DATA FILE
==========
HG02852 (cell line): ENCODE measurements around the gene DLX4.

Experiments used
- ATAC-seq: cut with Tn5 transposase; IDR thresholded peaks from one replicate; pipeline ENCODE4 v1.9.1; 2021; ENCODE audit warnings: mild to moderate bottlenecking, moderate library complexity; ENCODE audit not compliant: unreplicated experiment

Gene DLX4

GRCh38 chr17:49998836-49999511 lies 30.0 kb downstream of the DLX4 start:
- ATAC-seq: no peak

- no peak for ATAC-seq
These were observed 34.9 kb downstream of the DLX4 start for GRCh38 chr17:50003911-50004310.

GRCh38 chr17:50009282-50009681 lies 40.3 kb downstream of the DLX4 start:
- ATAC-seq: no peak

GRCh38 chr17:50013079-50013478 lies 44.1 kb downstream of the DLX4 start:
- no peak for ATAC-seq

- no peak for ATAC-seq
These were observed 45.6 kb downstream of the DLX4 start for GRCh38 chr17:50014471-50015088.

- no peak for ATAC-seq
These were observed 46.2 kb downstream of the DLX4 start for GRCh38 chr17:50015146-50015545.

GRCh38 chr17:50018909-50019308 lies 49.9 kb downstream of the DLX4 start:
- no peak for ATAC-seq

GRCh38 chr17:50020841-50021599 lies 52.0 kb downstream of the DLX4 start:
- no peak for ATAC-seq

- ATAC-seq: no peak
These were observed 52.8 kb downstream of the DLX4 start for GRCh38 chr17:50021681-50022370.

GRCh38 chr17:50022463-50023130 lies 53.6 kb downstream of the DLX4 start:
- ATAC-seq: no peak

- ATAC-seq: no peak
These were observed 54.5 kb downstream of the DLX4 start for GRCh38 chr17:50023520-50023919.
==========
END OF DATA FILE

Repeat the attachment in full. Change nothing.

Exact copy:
HG02852 (cell line): ENCODE measurements around the gene DLX4.

Experiments used
- ATAC-seq: cut with Tn5 transposase; IDR thresholded peaks from one replicate; pipeline ENCODE4 v1.9.1; 2021; ENCODE audit warnings: mild to moderate bottlenecking, moderate library complexity; ENCODE audit not compliant: unreplicated experiment

Gene DLX4

GRCh38 chr17:49998836-49999511 lies 30.0 kb downstream of the DLX4 start:
- ATAC-seq: no peak

- no peak for ATAC-seq
These were observed 34.9 kb downstream of the DLX4 start for GRCh38 chr17:50003911-50004310.

GRCh38 chr17:50009282-50009681 lies 40.3 kb downstream of the DLX4 start:
- ATAC-seq: no peak

GRCh38 chr17:50013079-50013478 lies 44.1 kb downstream of the DLX4 start:
- no peak for ATAC-seq

- no peak for ATAC-seq
These were observed 45.6 kb downstream of the DLX4 start for GRCh38 chr17:50014471-50015088.

- no peak for ATAC-seq
These were observed 46.2 kb downstream of the DLX4 start for GRCh38 chr17:50015146-50015545.

GRCh38 chr17:50018909-50019308 lies 49.9 kb downstream of the DLX4 start:
- no peak for ATAC-seq

GRCh38 chr17:50020841-50021599 lies 52.0 kb downstream of the DLX4 start:
- no peak for ATAC-seq

- ATAC-seq: no peak
These were observed 52.8 kb downstream of the DLX4 start for GRCh38 chr17:50021681-50022370.

GRCh38 chr17:50022463-50023130 lies 53.6 kb downstream of the DLX4 start:
- ATAC-seq: no peak

- ATAC-seq: no peak
These were observed 54.5 kb downstream of the DLX4 start for GRCh38 chr17:50023520-50023919.